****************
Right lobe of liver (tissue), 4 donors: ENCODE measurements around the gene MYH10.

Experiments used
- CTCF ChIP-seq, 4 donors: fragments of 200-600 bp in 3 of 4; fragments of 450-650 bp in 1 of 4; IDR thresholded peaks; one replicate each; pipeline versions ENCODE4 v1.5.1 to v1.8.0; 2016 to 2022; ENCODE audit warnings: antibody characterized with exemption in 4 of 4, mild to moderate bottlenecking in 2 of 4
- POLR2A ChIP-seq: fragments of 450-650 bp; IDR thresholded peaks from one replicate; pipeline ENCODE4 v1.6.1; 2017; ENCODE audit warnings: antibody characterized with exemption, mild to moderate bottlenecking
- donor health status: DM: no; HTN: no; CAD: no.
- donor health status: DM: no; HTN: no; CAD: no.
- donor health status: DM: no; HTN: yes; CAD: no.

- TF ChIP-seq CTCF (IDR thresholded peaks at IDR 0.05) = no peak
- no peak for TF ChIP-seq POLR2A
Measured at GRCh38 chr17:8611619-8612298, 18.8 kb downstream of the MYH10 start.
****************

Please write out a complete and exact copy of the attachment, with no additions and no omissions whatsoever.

Right lobe of liver (tissue), 4 donors: ENCODE measurements around the gene MYH10.

Experiments used
- CTCF ChIP-seq, 4 donors: fragments of 200-600 bp in 3 of 4; fragments of 450-650 bp in 1 of 4; IDR thresholded peaks; one replicate each; pipeline versions ENCODE4 v1.5.1 to v1.8.0; 2016 to 2022; ENCODE audit warnings: antibody characterized with exemption in 4 of 4, mild to moderate bottlenecking in 2 of 4
- POLR2A ChIP-seq: fragments of 450-650 bp; IDR thresholded peaks from one replicate; pipeline ENCODE4 v1.6.1; 2017; ENCODE audit warnings: antibody characterized with exemption, mild to moderate bottlenecking
- donor health status: DM: no; HTN: no; CAD: no.
- donor health status: DM: no; HTN: no; CAD: no.
- donor health status: DM: no; HTN: yes; CAD: no.

- TF ChIP-seq CTCF (IDR thresholded peaks at IDR 0.05) = no peak
- no peak for TF ChIP-seq POLR2A
Measured at GRCh38 chr17:8611619-8612298, 18.8 kb downstream of the MYH10 start.